In 2010, the Serious Crimes unit of the Prosecutor General’s office said it was suspending the criminal proceedings into Aliyev’s death, explaining that “it was not possible to determine the person (persons) who committed the crime despite the fact that at the time being all possible operational investigative measures were taken.” (sic)

In 2014, following an appeal by Aliyev’s parents to the European Court of Human Rights, the court ruled that the crime had not been investigated properly.

Since Aliyev died, his family has sent dozens of letters to various government agencies, including the Presidential Administration and the Prosecutor General's Office, demanding that Akbarov be punished. His mother, Samaya Aliyeva, said in a 2016 interview with Meydan TV that she had approached President Ilham Aliyev about the issue, and that she had documentation from Ukraine that supported her contention.

“I was begging the president …. to not put the killer of my child face to face with me. I cannot live. He (the president) turned to me and said, "Mother, I will help you." Then I turned to his wife and asked her a question. I said, ‘I have spent a lot of time with your assistant. I appealed but I did not receive any answer. I swear to you wherever you go, take this letter. This letter came to us from Kyiv and has been properly investigated," Aliyeva said.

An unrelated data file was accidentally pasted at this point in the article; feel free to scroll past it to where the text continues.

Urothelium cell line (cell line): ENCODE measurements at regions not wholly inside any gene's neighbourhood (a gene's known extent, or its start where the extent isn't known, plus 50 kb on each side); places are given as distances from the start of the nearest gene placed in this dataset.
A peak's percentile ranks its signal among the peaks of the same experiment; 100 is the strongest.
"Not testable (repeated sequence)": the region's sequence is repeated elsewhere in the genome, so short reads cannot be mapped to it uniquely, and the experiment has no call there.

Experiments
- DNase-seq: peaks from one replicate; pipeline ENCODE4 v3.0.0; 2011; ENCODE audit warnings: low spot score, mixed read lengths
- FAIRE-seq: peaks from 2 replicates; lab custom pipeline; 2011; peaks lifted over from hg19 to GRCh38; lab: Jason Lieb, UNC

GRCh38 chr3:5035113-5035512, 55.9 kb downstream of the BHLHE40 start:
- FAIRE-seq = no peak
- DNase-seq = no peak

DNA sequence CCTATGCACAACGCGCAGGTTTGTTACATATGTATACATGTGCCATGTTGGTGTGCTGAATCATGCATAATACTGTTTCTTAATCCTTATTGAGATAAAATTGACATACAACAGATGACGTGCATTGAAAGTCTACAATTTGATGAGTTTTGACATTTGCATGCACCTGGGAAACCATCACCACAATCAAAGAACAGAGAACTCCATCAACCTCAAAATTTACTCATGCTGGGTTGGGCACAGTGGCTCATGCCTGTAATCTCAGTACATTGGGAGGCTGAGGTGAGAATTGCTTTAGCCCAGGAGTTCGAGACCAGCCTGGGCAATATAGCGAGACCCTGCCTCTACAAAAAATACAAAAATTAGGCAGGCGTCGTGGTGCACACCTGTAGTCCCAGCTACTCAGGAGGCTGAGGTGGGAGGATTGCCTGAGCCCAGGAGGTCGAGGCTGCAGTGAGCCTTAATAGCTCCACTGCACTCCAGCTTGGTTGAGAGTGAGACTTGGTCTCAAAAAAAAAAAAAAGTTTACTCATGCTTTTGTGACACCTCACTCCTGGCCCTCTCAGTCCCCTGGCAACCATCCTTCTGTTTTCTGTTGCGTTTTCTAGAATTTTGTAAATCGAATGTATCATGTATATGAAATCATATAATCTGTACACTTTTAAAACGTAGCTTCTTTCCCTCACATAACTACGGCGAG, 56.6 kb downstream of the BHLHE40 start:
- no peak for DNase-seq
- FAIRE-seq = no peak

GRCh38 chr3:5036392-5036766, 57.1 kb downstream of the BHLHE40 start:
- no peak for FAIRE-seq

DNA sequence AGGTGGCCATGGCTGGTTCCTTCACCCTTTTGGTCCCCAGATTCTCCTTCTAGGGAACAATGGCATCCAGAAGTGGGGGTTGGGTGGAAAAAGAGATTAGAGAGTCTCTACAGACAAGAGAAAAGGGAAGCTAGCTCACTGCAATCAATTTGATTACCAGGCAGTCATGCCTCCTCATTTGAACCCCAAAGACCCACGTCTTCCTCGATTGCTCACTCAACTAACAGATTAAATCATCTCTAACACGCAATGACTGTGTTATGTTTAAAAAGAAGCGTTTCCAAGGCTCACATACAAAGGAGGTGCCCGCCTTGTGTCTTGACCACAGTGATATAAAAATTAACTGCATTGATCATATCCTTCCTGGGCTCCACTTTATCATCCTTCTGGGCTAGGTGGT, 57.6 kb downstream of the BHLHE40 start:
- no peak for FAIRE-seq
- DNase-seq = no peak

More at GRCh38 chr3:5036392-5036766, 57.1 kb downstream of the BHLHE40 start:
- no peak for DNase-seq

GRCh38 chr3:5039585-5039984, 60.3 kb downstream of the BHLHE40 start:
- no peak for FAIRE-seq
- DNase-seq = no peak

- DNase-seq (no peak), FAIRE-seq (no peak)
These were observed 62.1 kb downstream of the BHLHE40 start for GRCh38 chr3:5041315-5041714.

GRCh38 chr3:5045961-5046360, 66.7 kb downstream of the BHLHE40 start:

Last year’s war brought renewed attention on Akbarov. In December, he was asked by local news outlet Qafqazinfo about reports that he had been removed from the army and that his name never appeared in any news about the war. “At present, I have no connection with the army. I'm busy with something else. Therefore, I will not say anything,” he replied.

In February, Azerbaijan’s Ministry of Defense confirmed that Akbarov, along with another general, had been relieved of their duties, without offering further explanation.

Aliyeva said she is finding a little comfort now that Akbarov has been arrested.

“I did not lose hope,” she told Meydan after the prosecutor’s announcement. “I'm not like 20 years ago, I'm much older. But still, we did not stop. Thankfully, they helped. True, it will not return my baby, but it is a bit of comfort.”

Many commentators have suggested that the arrest and charges for the 2001 Kyiv murder were merely a pretext to go after Akbarov.